Yesterday at Long Term Care Medicine 2011, the annual symposium of physicians caring for patients in the Long Term Care Continuum, I presented a session on "Complementary Medicine for pain management in end of life care" with Dr Chuck Crecelius and Dr Sharlene Rajapakse. While this session was not "about" Reiki directly, we did use Reiki as a demonstrated modality - not endorsing any single modality as an organization (though Reiki is clearly mny modality), but asking people to keep an open mind to having low cost minimal to no side effect methods to continue to care when we cannot cure.
We presented an increasing growing body of scientific evidence that Complementary techniques work. With the permission of the Samueli institute we presented a few slides showing acupuncture being done on wounded warriors. Especially in cases of dementia with agitation, where some conventional prescription drugs are now labeled by the FDA as "not effective" and "black boxed" as "harmful" - complementary techniques can have value. Certainly evidence based studies have shown that when chemotherapy is not working, cancer patients live longer with palliatiuve techniques than "one more round of chemo."
And what were the goods and the bads? It will be weeks until I have particiopant evaluations. Of 1700 physician registrees, of which about 1000 were present yesterday, only 40 physicians chose to attend this session (the bad) - and - 40 physicians were drawn to attend our session. (the good)
We had two 50 minute breakouts where in each session about 15 docs were exposed to a limited demonstration of Reiki. What to do in 50 minutes? Well - here were my take homes - to start with I talked about Mikao Usui and about the 5 basic precepts of Reiki. I think these precepts resonate, and telling a little about the founder of Reiki is critical. Next - I wanted each attendee to have something to take home for themselves, not as a treatment for anyone else, but simply being able to experience the energy - and connect to it for a minute a day. So I chose to teach Hatsurei Ho. With everyone sitting I taught Focus, Breathing, connecting to the energy, Joshin Kyoku Ho (though not by name), Gassho, and releasing Focus. And then I taught Ken-yoku (not by name) simply as a technique for separating the mundane from the sacred - and we did the whole meditation again. Almost everyone was moved, and it is something they can take home and do daily themselves if they choose to.
I teach health care providers a specific technique - it stems from classical physical examination which is taught in nursing and medical school (but rarely performed) - observation, palpation, percussion, and auscultation. Everyone ignores everything but auscultation, and it resonates because everyone knows that is sloppy and wrong. And so i pair participants off and have them do pre-cordial palpation (corresponding to the heart chakra). We can feel heart rate and quality of heart beat, murmurs, normal breath sounds, rales and wheezes and rattles if present - and doctors and nurses come to realize that they can perceive vibrations through their hands. I give the example of hearing impaired people sensitive to vibration, and then ask them to be open to preceiving how "the patient" feels - and more often than not a light bulb comes on. For those who are ready.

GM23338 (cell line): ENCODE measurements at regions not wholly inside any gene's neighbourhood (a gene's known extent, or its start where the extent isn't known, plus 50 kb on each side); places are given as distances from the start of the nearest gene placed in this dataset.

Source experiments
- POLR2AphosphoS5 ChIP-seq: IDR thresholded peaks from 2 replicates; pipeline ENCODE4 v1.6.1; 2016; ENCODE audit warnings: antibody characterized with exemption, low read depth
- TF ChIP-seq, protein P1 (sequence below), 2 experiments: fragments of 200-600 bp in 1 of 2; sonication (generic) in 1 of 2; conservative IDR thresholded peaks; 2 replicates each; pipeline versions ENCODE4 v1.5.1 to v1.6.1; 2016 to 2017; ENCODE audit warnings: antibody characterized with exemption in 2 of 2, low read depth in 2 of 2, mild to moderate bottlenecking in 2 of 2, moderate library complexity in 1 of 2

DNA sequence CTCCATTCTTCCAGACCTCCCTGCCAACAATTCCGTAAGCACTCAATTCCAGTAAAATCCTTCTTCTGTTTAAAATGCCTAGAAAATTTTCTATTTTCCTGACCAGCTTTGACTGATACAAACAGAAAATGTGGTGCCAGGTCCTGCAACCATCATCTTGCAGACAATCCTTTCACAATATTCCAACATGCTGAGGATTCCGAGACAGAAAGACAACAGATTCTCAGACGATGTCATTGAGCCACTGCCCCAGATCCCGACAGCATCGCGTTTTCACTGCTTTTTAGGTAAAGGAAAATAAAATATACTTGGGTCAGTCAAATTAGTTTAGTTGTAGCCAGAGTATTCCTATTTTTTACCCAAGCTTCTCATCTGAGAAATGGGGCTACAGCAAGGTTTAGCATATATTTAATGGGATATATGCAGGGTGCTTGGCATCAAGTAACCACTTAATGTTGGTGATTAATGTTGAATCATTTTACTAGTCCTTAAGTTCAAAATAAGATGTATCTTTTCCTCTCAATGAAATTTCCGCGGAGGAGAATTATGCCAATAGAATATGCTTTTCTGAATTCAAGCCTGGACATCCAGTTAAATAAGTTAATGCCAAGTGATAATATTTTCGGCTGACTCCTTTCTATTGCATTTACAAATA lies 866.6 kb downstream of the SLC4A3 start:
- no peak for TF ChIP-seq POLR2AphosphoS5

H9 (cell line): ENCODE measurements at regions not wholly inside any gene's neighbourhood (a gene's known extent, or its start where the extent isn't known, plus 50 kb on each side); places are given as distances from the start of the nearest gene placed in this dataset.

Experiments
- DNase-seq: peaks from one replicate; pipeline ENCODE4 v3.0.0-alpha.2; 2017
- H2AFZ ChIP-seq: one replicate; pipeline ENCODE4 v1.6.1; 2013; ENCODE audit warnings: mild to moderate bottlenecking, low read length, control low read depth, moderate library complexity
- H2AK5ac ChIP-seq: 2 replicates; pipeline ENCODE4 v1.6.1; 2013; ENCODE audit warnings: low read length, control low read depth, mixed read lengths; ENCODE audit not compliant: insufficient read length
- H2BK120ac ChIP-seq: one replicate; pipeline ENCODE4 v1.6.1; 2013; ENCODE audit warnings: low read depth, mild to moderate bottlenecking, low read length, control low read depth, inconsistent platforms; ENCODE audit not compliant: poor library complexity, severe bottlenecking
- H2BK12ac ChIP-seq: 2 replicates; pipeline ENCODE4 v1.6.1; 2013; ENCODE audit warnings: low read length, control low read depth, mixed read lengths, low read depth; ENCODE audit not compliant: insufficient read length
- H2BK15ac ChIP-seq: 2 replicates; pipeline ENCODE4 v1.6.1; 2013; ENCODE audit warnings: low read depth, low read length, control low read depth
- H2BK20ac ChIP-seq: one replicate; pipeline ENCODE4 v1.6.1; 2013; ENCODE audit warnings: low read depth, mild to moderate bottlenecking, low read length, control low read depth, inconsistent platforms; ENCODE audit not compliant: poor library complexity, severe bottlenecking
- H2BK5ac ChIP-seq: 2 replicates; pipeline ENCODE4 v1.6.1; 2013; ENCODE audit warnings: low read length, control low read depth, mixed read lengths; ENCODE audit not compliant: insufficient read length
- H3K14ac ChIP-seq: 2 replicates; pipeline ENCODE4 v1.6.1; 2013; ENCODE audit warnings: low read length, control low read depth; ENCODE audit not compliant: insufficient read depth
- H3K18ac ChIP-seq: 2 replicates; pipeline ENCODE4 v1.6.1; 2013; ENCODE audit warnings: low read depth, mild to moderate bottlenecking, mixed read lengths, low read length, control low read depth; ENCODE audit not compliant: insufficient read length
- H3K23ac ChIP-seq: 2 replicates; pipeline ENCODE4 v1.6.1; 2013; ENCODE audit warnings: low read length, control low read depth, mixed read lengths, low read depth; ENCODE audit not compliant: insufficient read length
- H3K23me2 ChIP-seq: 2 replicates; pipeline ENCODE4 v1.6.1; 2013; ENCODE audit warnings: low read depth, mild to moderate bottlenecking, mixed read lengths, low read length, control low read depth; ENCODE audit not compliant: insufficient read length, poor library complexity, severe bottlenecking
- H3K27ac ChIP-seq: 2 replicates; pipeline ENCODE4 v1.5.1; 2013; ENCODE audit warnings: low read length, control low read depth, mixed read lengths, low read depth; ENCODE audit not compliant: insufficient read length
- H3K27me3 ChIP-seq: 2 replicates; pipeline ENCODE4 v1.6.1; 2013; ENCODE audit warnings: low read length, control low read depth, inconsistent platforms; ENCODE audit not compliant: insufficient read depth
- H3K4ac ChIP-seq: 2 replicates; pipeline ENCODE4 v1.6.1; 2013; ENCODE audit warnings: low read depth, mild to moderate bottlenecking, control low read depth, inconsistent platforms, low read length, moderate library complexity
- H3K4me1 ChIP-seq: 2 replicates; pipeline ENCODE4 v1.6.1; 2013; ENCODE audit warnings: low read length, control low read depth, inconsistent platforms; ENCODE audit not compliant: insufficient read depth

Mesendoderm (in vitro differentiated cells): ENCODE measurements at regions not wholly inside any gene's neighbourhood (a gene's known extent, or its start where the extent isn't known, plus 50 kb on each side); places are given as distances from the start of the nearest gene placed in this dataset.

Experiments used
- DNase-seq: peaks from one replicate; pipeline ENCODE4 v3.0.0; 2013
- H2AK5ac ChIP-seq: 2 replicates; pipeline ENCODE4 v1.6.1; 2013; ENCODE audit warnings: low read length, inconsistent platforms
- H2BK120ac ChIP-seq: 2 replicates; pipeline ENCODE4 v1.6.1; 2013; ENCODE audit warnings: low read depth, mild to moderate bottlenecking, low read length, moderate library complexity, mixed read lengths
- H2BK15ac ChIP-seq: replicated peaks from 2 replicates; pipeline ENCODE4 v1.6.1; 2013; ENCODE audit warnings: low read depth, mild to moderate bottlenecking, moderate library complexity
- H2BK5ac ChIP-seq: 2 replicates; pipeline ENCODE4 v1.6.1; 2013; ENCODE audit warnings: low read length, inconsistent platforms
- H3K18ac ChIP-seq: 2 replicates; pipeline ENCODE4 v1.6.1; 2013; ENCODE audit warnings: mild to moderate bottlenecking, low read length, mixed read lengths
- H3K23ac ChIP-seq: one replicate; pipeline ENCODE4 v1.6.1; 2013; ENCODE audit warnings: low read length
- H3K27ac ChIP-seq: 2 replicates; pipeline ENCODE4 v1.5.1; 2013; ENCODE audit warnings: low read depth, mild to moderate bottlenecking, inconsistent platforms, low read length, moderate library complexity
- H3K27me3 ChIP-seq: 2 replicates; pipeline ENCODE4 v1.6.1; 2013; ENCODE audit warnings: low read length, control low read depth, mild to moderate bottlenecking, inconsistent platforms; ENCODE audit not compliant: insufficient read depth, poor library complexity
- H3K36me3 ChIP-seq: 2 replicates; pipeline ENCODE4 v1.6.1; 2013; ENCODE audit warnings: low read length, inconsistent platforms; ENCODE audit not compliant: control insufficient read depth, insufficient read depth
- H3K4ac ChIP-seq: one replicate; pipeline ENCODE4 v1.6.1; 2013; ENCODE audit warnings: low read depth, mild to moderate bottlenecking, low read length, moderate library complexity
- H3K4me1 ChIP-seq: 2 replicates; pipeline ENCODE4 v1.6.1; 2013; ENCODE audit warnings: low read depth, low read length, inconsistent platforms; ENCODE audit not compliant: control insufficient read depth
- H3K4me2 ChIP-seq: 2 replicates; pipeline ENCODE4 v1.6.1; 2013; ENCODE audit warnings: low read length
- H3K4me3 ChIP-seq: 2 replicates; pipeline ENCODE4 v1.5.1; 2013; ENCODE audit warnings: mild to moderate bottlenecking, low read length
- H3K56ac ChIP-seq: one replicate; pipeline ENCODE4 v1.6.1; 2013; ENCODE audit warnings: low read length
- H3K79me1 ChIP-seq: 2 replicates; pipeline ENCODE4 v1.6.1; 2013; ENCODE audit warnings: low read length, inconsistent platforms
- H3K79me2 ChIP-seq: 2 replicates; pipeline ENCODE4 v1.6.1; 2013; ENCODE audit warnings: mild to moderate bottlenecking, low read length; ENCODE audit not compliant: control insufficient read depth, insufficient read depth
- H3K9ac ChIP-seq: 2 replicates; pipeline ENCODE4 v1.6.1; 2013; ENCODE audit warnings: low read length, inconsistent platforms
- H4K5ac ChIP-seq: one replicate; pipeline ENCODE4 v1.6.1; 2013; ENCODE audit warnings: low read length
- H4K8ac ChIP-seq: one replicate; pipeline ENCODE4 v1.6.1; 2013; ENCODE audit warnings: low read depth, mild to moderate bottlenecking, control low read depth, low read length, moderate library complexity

After that we sat in a circle and talked. Some asked if they knew enough to do Reiki, and no, I explained, they need to go home and find a Reiki teacher offering a course of at least 8 hours. This was just a demonstration. It was to make them aware of the energy that they could perceive. I talked about what we do as not being something of "power" but simply a way to connect and open a sacred space "within which miracles could happen." I offered to do a few Reiju for volunteers.
I explained that no one should have a Reiju who did not really want it, that it could impact them, that it was not a "Reiki level" and that if they wanted to learn more they needed a class. I had time to do Reiju on the first 9 volunteers - there would have been more accepting Reiju if I had encouraged them to do so, but I only wanted eager volunteers who knew they wanted this experience. 8 of 9 felt deeply moved. They described some of their experience. I explained i did not want them to discuss highly personal feelings in this format (and that i would not do "readings.") A couple spoke with me privately about experiences, and challenges they are facing that came to surface. Several I believe will go home and take classes.
For a brief time, some physicians felt open hearts, and wanted to perceive a connection to the life force within, around and connecting us. The interest physicians have to care when we cannot cure is heartening.
More work is to be done.
My thanks to Dr Rajapakse, an RM, for presenting with me; to Dr Crecelius, a past president of AMDA, not an RM but a compassionate human being who believes that the best of physicians consider both evidence based medicine and spirituality in end of life care; and to Dr Matt Wayne, incoming president- elect of AMDA who is not an RM but introduced this session to demonstrate personally how important he felt this was. Without their help, and the help of all the patients I have had the honor of treating, and all those who have taught and shared Reiki to or with me, this experience would not have occurred. Thank you as well to my friends who sent energy in my direction yesterday :)